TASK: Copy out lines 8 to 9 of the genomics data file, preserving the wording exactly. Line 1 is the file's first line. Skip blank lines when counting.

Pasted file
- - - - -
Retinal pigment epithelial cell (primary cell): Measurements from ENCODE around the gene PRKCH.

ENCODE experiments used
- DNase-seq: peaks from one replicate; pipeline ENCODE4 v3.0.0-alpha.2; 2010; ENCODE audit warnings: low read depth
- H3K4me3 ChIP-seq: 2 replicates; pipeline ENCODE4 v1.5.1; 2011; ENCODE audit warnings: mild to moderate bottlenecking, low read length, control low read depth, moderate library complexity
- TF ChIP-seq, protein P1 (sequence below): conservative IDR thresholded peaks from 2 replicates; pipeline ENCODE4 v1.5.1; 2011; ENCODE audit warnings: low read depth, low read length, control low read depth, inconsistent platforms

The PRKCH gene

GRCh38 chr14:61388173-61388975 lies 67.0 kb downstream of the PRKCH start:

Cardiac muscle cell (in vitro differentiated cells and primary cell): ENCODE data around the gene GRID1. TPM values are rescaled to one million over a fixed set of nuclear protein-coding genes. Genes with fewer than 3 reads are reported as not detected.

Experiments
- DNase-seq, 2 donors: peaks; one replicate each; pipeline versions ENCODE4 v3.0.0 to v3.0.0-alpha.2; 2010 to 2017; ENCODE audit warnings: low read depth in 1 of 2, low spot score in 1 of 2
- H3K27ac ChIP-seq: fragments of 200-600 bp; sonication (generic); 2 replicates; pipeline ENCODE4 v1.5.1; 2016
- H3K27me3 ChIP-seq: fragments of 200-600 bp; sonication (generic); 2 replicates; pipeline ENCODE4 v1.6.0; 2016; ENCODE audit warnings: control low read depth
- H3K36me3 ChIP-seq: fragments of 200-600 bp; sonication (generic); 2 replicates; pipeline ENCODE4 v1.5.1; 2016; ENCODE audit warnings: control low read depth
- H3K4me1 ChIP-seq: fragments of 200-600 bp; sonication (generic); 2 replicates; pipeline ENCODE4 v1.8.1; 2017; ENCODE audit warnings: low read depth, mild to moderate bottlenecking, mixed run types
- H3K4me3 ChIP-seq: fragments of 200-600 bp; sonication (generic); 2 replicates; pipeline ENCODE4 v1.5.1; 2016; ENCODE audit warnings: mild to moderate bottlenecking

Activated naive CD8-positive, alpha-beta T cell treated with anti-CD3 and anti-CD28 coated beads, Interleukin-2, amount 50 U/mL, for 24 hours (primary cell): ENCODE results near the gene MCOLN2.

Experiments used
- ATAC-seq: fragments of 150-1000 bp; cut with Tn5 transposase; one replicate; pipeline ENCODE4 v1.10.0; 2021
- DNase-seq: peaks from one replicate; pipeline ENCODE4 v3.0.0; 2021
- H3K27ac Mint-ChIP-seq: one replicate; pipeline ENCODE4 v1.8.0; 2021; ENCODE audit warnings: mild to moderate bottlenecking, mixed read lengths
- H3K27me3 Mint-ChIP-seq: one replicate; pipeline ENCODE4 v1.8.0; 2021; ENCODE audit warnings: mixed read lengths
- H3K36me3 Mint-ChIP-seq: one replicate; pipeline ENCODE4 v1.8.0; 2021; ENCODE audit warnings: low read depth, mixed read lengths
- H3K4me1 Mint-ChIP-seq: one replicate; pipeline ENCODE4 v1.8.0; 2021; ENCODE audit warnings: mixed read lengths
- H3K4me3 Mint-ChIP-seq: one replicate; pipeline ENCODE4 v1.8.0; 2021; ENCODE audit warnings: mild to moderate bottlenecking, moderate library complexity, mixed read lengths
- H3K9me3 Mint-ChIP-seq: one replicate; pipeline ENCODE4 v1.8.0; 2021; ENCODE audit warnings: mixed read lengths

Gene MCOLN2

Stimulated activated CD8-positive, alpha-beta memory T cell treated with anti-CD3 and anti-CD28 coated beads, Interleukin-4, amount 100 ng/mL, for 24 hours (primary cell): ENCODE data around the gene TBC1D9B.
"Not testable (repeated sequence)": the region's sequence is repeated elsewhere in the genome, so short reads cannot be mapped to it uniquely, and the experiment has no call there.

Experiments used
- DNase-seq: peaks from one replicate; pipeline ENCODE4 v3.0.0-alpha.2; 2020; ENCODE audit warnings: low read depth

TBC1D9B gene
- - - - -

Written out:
Cardiac muscle cell (in vitro differentiated cells and primary cell): ENCODE data around the gene GRID1. TPM values are rescaled to one million over a fixed set of nuclear protein-coding genes. Genes with fewer than 3 reads are reported as not detected.

Experiments